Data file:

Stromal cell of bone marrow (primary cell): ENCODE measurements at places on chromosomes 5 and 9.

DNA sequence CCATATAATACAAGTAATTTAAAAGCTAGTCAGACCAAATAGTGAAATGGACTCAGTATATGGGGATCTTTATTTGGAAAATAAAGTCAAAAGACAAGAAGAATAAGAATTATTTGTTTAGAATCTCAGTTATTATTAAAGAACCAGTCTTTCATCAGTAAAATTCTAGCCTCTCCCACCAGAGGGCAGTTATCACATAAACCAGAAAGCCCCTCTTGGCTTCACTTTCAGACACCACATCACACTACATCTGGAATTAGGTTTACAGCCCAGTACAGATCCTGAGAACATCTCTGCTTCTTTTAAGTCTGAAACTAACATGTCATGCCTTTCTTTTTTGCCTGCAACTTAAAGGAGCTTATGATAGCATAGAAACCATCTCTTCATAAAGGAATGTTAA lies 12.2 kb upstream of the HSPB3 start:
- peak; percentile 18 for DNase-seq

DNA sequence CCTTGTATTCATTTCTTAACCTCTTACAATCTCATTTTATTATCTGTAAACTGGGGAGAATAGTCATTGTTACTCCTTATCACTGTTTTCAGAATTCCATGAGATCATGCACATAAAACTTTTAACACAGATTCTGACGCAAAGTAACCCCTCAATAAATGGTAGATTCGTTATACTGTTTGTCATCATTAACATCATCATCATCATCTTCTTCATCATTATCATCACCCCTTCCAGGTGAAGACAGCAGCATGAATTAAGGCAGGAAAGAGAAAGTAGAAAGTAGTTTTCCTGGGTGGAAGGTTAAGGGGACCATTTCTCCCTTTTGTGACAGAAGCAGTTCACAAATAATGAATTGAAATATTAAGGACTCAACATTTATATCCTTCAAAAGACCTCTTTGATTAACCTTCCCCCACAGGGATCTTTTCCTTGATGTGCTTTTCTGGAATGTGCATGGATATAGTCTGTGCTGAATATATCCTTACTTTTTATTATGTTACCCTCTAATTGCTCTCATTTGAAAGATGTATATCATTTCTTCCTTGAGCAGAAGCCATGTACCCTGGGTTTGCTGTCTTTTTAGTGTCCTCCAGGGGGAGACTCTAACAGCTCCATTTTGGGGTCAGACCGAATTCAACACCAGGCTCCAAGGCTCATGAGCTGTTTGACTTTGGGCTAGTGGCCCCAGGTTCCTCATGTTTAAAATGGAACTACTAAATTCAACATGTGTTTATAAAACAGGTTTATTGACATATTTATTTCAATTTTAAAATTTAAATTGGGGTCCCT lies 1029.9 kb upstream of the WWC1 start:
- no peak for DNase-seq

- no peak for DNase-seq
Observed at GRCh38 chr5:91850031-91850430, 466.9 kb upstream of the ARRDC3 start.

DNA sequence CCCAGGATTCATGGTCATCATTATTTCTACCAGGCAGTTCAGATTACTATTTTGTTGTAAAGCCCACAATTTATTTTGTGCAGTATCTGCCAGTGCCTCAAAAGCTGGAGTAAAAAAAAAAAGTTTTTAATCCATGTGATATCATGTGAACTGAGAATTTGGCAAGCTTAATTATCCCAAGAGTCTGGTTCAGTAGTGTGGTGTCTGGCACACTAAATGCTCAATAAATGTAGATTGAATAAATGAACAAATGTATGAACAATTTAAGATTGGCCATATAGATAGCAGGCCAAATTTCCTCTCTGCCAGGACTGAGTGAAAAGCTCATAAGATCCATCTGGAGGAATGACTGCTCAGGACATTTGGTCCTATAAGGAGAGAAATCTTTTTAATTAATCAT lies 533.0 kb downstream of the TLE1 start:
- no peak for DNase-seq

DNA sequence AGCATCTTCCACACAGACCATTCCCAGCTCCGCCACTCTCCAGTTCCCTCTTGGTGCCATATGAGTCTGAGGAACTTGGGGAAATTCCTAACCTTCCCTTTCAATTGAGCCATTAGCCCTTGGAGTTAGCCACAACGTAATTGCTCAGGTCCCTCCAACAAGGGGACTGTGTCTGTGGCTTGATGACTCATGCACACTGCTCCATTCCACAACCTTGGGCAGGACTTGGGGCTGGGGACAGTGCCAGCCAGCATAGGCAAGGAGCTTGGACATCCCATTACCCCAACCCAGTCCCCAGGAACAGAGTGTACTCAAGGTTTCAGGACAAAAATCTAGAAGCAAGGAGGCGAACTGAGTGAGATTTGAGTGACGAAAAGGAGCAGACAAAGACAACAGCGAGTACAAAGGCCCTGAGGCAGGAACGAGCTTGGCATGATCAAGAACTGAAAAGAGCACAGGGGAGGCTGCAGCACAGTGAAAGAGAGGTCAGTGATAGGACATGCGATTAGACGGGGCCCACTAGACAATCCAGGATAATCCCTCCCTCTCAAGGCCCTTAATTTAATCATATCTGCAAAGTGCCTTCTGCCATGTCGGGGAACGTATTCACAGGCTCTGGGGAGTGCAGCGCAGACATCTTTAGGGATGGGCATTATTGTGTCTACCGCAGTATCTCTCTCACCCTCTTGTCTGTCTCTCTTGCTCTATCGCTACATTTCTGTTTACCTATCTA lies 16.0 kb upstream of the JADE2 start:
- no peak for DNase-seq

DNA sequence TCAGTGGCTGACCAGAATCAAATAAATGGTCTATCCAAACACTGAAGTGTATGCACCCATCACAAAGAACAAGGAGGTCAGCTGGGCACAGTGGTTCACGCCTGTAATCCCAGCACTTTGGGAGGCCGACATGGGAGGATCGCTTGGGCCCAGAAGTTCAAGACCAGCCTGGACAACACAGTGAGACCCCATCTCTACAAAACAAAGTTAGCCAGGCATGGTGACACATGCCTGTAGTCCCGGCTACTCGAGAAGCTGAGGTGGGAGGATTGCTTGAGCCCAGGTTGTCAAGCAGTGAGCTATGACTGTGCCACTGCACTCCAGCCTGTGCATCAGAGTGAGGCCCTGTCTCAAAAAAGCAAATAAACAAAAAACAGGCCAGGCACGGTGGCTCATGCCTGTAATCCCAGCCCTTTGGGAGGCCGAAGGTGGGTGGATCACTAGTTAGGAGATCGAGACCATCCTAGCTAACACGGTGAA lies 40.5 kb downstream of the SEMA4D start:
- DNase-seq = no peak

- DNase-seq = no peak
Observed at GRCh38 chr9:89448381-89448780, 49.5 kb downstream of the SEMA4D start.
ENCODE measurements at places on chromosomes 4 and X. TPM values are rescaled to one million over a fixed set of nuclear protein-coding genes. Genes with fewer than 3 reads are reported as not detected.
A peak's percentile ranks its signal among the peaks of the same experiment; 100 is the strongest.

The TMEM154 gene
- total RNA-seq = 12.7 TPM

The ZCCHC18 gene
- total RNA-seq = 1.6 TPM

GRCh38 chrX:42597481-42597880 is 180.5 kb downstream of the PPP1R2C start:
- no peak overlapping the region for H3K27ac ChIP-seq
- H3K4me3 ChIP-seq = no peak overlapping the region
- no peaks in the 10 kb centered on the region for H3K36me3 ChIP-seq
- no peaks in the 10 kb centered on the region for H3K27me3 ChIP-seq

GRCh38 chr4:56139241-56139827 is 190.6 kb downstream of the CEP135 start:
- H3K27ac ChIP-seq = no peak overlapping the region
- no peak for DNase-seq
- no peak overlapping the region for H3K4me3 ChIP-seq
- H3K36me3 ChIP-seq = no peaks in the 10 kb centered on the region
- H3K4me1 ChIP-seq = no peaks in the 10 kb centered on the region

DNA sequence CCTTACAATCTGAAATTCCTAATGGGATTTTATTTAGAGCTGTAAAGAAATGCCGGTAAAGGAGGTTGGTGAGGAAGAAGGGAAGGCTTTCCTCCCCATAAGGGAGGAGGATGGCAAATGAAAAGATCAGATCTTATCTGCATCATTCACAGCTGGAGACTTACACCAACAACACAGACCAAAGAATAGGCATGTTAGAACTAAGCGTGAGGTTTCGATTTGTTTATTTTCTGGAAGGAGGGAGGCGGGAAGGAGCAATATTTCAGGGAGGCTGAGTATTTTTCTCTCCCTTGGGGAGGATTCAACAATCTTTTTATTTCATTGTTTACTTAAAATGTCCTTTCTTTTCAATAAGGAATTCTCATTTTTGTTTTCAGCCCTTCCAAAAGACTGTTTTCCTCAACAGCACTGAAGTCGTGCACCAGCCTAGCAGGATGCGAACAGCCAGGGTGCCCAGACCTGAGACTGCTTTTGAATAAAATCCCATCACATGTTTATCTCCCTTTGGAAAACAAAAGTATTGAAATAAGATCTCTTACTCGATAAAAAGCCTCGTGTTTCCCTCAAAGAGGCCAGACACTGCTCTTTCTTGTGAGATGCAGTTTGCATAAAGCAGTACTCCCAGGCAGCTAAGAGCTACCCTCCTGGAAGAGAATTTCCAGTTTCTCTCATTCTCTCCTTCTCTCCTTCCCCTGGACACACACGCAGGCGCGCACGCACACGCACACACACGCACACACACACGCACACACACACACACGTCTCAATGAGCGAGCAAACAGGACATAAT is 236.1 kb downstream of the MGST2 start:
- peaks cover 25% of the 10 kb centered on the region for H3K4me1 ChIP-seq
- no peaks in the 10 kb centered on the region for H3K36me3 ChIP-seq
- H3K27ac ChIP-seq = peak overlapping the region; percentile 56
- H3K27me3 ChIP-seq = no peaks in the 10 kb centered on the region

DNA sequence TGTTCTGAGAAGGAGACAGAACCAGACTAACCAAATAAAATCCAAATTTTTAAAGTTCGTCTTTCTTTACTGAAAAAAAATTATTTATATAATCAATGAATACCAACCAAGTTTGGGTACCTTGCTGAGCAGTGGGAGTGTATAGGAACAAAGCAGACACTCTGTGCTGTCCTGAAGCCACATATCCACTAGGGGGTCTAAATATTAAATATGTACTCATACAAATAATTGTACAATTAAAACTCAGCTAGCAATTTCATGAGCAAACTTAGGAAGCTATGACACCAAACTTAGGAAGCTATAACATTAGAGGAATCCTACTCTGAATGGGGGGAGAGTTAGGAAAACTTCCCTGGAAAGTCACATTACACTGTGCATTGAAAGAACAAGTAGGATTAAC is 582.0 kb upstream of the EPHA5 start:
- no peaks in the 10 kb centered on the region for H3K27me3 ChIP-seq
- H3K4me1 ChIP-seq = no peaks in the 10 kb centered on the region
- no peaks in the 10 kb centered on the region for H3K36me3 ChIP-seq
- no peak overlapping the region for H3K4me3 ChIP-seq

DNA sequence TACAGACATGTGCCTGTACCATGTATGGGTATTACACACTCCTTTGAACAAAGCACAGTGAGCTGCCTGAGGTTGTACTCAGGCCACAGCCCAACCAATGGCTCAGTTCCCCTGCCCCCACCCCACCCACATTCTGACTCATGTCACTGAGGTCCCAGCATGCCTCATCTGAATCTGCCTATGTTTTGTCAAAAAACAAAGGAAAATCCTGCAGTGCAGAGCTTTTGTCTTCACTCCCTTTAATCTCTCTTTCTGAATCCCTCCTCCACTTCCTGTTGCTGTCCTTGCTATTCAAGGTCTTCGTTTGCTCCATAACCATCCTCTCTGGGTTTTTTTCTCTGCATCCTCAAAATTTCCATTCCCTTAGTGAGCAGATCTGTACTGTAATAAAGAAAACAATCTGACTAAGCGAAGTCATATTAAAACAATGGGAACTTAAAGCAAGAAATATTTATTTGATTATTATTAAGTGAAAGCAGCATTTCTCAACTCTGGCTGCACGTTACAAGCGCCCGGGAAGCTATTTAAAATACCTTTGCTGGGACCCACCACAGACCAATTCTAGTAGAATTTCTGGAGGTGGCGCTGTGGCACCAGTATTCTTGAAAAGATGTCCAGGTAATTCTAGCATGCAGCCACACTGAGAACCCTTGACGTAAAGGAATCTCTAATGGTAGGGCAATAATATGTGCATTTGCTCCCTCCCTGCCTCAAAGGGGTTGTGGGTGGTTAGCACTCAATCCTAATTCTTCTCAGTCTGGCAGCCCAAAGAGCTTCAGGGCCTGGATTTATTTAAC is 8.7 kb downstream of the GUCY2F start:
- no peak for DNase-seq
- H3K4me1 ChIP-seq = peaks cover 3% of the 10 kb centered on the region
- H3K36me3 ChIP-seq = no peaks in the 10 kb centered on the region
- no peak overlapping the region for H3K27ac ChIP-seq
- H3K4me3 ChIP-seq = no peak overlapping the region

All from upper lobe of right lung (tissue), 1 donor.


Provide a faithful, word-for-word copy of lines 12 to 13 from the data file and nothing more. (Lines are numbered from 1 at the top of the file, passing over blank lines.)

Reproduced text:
DNA sequence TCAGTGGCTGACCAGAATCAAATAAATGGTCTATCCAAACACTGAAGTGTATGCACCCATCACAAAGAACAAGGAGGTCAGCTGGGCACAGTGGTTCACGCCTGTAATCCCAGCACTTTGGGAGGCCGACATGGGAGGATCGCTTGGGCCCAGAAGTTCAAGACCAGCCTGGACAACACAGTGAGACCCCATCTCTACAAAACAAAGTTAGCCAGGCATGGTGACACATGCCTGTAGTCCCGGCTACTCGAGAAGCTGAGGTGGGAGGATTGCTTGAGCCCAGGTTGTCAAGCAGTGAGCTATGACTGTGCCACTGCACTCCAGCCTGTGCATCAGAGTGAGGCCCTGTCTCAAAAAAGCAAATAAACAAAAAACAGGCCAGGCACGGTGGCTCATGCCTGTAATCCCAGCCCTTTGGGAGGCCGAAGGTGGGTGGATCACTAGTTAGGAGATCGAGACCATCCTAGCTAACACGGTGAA lies 40.5 kb downstream of the SEMA4D start:
- DNase-seq = no peak